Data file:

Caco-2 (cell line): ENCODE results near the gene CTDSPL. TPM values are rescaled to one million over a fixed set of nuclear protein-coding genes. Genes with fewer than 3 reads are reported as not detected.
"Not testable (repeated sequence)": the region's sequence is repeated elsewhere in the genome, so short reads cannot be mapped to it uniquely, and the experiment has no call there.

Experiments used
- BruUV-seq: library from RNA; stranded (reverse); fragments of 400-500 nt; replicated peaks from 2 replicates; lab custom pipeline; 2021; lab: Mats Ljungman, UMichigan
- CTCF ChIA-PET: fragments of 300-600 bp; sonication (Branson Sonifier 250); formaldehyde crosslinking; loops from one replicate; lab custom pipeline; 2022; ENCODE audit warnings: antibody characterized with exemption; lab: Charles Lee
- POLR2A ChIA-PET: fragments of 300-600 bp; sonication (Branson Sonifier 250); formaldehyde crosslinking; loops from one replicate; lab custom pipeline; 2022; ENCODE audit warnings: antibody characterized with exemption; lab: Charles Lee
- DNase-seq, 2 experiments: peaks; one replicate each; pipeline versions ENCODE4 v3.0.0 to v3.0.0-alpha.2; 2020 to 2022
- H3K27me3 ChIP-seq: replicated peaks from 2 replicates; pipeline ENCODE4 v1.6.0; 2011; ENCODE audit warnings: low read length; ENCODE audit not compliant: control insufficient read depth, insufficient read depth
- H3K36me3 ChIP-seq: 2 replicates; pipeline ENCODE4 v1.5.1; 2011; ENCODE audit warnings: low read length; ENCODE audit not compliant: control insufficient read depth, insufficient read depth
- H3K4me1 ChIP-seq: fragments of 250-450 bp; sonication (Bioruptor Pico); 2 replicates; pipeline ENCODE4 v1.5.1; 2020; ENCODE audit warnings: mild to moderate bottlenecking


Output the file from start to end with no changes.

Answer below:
Caco-2 (cell line): ENCODE results near the gene CTDSPL. TPM values are rescaled to one million over a fixed set of nuclear protein-coding genes. Genes with fewer than 3 reads are reported as not detected.
"Not testable (repeated sequence)": the region's sequence is repeated elsewhere in the genome, so short reads cannot be mapped to it uniquely, and the experiment has no call there.

Experiments used
- BruUV-seq: library from RNA; stranded (reverse); fragments of 400-500 nt; replicated peaks from 2 replicates; lab custom pipeline; 2021; lab: Mats Ljungman, UMichigan
- CTCF ChIA-PET: fragments of 300-600 bp; sonication (Branson Sonifier 250); formaldehyde crosslinking; loops from one replicate; lab custom pipeline; 2022; ENCODE audit warnings: antibody characterized with exemption; lab: Charles Lee
- POLR2A ChIA-PET: fragments of 300-600 bp; sonication (Branson Sonifier 250); formaldehyde crosslinking; loops from one replicate; lab custom pipeline; 2022; ENCODE audit warnings: antibody characterized with exemption; lab: Charles Lee
- DNase-seq, 2 experiments: peaks; one replicate each; pipeline versions ENCODE4 v3.0.0 to v3.0.0-alpha.2; 2020 to 2022
- H3K27me3 ChIP-seq: replicated peaks from 2 replicates; pipeline ENCODE4 v1.6.0; 2011; ENCODE audit warnings: low read length; ENCODE audit not compliant: control insufficient read depth, insufficient read depth
- H3K36me3 ChIP-seq: 2 replicates; pipeline ENCODE4 v1.5.1; 2011; ENCODE audit warnings: low read length; ENCODE audit not compliant: control insufficient read depth, insufficient read depth
- H3K4me1 ChIP-seq: fragments of 250-450 bp; sonication (Bioruptor Pico); 2 replicates; pipeline ENCODE4 v1.5.1; 2020; ENCODE audit warnings: mild to moderate bottlenecking